Prevention and care of bed sores
DEAR DR. DONOHUE: My mother had a stroke about a year ago. She’s confined mostly to bed, but she’s alert and wants to do as much as she can for herself. She lives with my husband, me and our children. Fortunately, I have a large family of brothers and sisters, and they all take their turn in helping out. My mother developed a bedsore that required her to go to the hospital and have some surgery done. I don’t want this to happen again. How can we prevent it? — S.S.
Bedsores have a more instructive name — pressure ulcers. Pressure is their cause. When skin and muscle are squeezed between two unyielding objects, a pressure ulcer is bound to occur. The unyielding objects are bone and mattress. Pressure stops blood flow to the compressed tissues. Deprived of blood with its oxygen and nutrients, skin and muscle break down.
Bedridden patients’ most vulnerable spots are their heels, buttocks and lower back. Essential for prevention of pressure ulcers is position change. At least every two hours, caregivers have to move patients from their back to their side, and then to the opposite side.
The mattress is another item that you have to address. More than a hundred different mattresses have been devised to prevent pressure ulcers, and they vary in their effectiveness and their cost. Gel, foam and air-and-water mattresses are the least expensive, yet fairly reliable. More expensive but even more effective is a mattress that alternates air flow into the mattress to constantly redistribute pressure on the patient. These mattresses are electrically powered.
Patients have to be kept dry, and they should not be put on an angle where they slide down toward the foot of the bed.
Wheelchair-bound patients require the same kind of repositioning if they are unable to make adjustments on their own. Special cushions can redistribute their body weight. Doughnut cushions are not the best products. A visiting nurse can give you instructions and direct you to products you might not be aware of.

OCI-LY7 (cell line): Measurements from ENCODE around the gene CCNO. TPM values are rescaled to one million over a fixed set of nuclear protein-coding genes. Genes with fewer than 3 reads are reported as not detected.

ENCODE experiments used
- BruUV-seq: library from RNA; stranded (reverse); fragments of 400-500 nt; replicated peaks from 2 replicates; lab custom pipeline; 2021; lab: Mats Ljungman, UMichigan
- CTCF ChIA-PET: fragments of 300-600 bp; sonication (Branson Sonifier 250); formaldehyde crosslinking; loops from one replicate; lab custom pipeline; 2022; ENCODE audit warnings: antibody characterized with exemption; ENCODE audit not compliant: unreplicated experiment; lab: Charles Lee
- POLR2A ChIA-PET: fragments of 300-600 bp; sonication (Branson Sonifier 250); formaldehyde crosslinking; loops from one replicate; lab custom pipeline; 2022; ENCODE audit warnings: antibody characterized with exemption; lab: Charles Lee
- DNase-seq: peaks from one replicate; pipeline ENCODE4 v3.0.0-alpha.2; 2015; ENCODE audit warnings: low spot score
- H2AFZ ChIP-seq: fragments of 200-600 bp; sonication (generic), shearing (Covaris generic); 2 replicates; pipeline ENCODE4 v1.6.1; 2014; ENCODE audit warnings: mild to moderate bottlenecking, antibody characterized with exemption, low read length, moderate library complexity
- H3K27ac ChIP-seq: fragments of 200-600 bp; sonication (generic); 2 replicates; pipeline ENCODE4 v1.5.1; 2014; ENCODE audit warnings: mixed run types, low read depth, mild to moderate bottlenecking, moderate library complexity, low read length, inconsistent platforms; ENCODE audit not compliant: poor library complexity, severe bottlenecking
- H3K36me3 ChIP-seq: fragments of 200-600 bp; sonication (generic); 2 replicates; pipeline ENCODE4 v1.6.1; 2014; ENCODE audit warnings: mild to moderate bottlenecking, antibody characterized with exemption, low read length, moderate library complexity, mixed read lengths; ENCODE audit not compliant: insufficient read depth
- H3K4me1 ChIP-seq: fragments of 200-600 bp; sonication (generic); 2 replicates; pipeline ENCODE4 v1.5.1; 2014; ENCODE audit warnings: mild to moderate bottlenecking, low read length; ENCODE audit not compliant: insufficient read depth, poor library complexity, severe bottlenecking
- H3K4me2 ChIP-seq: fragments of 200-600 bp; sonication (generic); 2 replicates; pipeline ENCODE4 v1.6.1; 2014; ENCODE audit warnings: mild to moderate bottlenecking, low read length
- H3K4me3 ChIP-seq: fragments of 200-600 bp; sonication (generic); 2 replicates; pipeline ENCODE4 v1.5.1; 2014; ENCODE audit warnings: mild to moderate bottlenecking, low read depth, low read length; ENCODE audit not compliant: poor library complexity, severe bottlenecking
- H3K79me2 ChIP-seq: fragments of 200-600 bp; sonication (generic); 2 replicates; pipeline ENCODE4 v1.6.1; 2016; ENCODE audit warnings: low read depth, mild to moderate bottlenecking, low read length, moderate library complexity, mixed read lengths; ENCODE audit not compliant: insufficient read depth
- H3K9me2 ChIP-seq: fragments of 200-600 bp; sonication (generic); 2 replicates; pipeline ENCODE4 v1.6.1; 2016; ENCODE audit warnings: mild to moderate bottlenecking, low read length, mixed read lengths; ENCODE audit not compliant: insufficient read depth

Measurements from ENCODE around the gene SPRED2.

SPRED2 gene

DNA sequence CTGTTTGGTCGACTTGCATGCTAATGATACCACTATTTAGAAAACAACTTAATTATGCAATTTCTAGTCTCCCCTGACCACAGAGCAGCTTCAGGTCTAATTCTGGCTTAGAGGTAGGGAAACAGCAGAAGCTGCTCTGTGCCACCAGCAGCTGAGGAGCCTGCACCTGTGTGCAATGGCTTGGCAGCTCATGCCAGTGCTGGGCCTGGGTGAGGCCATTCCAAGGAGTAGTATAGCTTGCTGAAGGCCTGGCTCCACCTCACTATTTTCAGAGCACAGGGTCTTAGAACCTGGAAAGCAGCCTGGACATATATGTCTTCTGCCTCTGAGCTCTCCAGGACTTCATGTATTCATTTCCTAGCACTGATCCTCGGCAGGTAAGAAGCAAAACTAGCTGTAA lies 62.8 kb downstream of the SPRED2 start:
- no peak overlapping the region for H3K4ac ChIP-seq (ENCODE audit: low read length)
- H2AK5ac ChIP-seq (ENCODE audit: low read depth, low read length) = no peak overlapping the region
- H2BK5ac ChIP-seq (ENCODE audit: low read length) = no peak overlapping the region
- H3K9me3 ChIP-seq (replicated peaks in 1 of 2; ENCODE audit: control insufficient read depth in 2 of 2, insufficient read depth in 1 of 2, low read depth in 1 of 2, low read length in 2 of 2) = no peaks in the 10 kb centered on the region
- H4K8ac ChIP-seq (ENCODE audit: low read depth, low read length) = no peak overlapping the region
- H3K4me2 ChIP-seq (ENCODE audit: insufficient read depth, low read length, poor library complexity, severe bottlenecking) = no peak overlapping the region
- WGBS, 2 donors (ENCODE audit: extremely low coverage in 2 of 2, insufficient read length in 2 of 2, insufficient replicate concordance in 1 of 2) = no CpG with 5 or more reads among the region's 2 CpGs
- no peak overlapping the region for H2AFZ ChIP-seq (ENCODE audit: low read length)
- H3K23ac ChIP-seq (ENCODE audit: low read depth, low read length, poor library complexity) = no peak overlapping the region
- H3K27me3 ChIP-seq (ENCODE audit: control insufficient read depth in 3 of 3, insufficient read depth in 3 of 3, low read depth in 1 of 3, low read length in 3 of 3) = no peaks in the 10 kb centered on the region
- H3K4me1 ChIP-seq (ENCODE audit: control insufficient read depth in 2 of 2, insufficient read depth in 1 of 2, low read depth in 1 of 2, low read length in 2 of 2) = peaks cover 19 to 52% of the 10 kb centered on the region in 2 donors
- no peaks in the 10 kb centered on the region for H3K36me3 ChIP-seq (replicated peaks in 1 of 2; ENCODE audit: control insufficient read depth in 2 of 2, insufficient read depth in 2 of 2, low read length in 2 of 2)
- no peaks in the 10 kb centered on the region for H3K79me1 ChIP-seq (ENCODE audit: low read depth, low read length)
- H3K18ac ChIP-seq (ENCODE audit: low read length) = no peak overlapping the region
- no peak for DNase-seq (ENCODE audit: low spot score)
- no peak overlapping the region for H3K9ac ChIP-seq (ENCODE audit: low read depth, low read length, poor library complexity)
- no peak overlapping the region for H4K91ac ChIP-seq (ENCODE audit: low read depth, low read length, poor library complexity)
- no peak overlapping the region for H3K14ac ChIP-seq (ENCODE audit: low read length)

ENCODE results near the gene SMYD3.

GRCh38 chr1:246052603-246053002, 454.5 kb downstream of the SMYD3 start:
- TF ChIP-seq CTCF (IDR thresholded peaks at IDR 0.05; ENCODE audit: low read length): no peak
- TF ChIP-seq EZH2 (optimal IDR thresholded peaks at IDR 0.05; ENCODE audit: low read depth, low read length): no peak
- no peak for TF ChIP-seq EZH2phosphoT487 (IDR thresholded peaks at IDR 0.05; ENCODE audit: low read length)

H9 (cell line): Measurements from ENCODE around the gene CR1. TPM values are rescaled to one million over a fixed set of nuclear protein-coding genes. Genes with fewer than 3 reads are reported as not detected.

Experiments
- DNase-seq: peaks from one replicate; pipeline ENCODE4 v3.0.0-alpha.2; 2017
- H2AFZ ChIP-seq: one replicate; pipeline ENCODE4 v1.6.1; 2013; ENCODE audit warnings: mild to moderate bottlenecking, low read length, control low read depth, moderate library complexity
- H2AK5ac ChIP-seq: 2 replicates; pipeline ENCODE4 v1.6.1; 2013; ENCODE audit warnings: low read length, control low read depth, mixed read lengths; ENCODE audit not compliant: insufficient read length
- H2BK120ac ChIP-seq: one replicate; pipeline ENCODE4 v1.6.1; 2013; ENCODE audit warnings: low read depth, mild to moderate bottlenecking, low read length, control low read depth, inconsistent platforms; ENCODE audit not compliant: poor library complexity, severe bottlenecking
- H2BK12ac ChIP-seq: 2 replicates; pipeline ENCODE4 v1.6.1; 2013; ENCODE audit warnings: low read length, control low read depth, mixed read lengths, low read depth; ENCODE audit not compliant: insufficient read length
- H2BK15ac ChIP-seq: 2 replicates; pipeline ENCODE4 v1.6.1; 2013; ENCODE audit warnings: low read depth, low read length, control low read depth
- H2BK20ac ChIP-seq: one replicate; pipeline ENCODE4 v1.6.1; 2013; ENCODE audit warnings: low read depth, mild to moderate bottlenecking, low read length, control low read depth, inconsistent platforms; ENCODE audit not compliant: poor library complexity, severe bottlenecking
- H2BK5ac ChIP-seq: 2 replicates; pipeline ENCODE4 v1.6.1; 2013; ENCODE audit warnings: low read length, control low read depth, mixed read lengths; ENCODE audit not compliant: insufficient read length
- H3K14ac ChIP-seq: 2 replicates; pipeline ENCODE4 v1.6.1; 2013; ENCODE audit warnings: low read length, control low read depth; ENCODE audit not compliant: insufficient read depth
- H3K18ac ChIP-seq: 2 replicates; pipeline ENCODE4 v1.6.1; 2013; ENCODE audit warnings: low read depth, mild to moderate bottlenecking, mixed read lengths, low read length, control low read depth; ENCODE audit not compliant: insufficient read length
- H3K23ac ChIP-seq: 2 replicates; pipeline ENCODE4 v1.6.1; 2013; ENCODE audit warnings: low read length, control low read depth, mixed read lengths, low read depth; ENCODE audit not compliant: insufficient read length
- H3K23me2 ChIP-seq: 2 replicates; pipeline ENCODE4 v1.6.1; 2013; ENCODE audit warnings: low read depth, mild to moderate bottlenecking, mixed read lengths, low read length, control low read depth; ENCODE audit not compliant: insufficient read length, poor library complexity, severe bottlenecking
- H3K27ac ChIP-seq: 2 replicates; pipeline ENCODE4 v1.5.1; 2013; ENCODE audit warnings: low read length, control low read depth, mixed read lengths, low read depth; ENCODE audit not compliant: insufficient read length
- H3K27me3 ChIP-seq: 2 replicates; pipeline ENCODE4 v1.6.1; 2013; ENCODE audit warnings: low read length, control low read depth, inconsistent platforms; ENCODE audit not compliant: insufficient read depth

DEAR DR. DONOHUE: I take propranolol for essential tremor. It has really helped me. I am only 44, and I wonder if I will have to take this for the rest of my life. Is it safe to take it for such a long time? — J.K.
For readers unfamiliar with essential tremor, it a very common kind of hand and sometimes head tremor that shows itself when purposeful movements are done — bringing a cup to the lips or handwriting. Observers think the person has a nervous tremor. It’s not nervous as in nerves. It’s an inherited condition that leads to faulty control of muscle action. Essential tremor is also mistaken for Parkinson’s disease.
Propranolol (Inderal) is taken for a number of other illnesses that are chronic illnesses for which medicine is lifelong. You don’t have to be concerned about having to take it for the rest of your life.
Primidone is another medicine that is effective for essential tremor — if you ever need to make a change.
DEAR DR. DONOHUE: Are avocados filled with cholesterol? Many people have told me they are. How much cholesterol is in one? I am careful about not eating high-cholesterol foods, but I do love avocados. — L.P.
You’ll be happy to learn that no member of the plant kingdom has any cholesterol in it.
Avocados do have fat, which makes them calorie-dense foods. One avocado has a little more than 300 calories. The fat is not the bad kind of fat; it is mostly unsaturated fat, the kind that doesn’t raise blood cholesterol. Unless an avocado messes up your daily calorie limit, you can keep eating them.
Dr. Donohue regrets that he is unable to answer individual letters, but he will incorporate them in his column whenever possible. Readers may write him or request an order form of available health newsletters at P.O. Box 536475, Orlando, FL 32853-6475. Readers may also order health newsletters from

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